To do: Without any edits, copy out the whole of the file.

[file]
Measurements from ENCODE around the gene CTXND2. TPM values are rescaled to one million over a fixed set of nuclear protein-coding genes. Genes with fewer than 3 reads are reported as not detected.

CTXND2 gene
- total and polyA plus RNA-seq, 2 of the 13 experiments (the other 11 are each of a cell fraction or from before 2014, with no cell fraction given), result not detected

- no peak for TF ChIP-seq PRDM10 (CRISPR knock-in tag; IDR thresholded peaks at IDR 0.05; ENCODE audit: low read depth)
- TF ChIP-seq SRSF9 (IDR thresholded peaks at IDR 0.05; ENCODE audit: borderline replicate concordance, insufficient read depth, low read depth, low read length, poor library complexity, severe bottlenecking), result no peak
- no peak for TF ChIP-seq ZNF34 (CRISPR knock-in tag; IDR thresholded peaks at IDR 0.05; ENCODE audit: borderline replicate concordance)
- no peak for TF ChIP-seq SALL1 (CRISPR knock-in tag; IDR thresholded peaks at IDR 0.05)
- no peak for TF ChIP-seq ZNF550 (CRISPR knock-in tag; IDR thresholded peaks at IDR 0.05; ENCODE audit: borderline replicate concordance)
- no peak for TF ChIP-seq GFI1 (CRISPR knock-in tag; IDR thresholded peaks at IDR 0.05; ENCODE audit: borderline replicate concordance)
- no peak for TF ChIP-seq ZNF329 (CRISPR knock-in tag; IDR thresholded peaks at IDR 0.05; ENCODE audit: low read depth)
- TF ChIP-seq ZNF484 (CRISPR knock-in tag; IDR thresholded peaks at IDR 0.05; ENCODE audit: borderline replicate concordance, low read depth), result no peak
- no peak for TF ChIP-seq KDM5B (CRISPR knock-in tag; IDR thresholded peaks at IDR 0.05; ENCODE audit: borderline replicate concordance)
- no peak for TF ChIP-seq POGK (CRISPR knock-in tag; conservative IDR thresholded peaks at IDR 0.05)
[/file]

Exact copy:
Measurements from ENCODE around the gene CTXND2. TPM values are rescaled to one million over a fixed set of nuclear protein-coding genes. Genes with fewer than 3 reads are reported as not detected.

CTXND2 gene
- total and polyA plus RNA-seq, 2 of the 13 experiments (the other 11 are each of a cell fraction or from before 2014, with no cell fraction given), result not detected

- no peak for TF ChIP-seq PRDM10 (CRISPR knock-in tag; IDR thresholded peaks at IDR 0.05; ENCODE audit: low read depth)
- TF ChIP-seq SRSF9 (IDR thresholded peaks at IDR 0.05; ENCODE audit: borderline replicate concordance, insufficient read depth, low read depth, low read length, poor library complexity, severe bottlenecking), result no peak
- no peak for TF ChIP-seq ZNF34 (CRISPR knock-in tag; IDR thresholded peaks at IDR 0.05; ENCODE audit: borderline replicate concordance)
- no peak for TF ChIP-seq SALL1 (CRISPR knock-in tag; IDR thresholded peaks at IDR 0.05)
- no peak for TF ChIP-seq ZNF550 (CRISPR knock-in tag; IDR thresholded peaks at IDR 0.05; ENCODE audit: borderline replicate concordance)
- no peak for TF ChIP-seq GFI1 (CRISPR knock-in tag; IDR thresholded peaks at IDR 0.05; ENCODE audit: borderline replicate concordance)
- no peak for TF ChIP-seq ZNF329 (CRISPR knock-in tag; IDR thresholded peaks at IDR 0.05; ENCODE audit: low read depth)
- TF ChIP-seq ZNF484 (CRISPR knock-in tag; IDR thresholded peaks at IDR 0.05; ENCODE audit: borderline replicate concordance, low read depth), result no peak
- no peak for TF ChIP-seq KDM5B (CRISPR knock-in tag; IDR thresholded peaks at IDR 0.05; ENCODE audit: borderline replicate concordance)
- no peak for TF ChIP-seq POGK (CRISPR knock-in tag; conservative IDR thresholded peaks at IDR 0.05)